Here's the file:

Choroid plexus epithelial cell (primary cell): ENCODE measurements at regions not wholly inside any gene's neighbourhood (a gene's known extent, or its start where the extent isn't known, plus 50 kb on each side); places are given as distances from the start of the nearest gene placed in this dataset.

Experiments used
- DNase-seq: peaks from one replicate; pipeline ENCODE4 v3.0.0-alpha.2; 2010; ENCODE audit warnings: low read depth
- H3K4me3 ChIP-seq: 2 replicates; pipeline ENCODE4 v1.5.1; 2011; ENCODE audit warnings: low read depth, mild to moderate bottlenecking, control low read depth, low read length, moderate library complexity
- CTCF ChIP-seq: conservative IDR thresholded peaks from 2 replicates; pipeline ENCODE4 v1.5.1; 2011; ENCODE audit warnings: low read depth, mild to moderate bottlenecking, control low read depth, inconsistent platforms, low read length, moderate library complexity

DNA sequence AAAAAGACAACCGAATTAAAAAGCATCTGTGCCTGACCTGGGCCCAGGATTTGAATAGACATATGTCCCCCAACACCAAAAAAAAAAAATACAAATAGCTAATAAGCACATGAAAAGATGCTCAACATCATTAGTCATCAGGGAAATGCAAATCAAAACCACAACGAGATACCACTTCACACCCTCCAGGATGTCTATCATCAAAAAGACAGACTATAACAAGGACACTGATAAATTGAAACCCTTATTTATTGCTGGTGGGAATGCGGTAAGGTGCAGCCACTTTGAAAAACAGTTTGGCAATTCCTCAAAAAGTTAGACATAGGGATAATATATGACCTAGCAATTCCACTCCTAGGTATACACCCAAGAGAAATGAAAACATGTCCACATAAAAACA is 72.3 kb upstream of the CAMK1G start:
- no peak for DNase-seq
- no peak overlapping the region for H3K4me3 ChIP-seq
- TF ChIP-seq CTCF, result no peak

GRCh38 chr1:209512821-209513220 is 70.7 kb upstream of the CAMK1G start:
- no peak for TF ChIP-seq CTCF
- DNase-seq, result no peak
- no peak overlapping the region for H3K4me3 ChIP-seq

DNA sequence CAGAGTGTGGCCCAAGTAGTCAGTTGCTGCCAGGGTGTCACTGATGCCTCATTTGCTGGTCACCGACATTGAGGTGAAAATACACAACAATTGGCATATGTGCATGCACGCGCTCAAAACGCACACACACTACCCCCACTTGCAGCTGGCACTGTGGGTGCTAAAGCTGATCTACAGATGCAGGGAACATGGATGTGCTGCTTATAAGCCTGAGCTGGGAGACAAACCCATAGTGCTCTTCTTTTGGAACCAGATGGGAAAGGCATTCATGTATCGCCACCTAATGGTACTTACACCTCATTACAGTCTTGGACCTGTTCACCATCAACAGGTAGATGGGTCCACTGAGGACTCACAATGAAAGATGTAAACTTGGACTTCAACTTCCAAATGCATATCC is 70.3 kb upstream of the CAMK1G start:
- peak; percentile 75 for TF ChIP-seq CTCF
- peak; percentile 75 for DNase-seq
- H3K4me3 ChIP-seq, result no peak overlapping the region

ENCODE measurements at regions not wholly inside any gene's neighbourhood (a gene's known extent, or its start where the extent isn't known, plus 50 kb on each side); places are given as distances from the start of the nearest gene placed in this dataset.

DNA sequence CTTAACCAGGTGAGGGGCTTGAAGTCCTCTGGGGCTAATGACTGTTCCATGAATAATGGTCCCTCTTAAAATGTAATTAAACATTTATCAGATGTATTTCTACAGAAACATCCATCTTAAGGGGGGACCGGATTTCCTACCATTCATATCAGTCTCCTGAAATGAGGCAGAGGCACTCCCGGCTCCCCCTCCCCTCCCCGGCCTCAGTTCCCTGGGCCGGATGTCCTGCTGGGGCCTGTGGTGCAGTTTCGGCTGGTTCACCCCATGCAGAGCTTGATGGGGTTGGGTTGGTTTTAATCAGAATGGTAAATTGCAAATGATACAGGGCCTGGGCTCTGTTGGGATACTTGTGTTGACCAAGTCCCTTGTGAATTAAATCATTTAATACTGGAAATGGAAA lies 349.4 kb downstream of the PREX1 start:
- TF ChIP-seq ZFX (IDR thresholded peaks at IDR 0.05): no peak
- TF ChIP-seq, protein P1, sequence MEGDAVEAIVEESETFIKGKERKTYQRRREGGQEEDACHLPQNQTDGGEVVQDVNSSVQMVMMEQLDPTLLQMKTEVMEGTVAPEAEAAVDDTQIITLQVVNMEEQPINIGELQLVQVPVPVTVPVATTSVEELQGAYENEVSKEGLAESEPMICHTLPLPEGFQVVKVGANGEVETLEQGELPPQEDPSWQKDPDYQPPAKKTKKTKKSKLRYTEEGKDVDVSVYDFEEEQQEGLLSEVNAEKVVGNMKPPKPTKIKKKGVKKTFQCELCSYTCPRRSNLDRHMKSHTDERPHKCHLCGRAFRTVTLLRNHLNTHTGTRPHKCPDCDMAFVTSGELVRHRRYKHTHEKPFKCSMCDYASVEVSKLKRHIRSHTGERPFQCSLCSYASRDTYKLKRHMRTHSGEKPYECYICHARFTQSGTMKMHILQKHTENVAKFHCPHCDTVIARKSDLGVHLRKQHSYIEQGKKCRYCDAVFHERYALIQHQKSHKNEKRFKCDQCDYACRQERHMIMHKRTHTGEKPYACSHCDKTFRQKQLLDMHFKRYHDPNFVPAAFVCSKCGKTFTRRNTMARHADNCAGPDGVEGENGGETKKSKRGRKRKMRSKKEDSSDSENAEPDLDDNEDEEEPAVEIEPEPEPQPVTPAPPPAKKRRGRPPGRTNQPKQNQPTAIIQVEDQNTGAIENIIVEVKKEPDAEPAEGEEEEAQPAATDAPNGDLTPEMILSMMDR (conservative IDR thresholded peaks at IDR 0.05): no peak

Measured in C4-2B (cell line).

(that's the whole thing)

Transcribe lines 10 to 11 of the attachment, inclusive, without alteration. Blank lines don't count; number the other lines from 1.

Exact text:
GRCh38 chr1:209512821-209513220 is 70.7 kb upstream of the CAMK1G start:
- no peak for TF ChIP-seq CTCF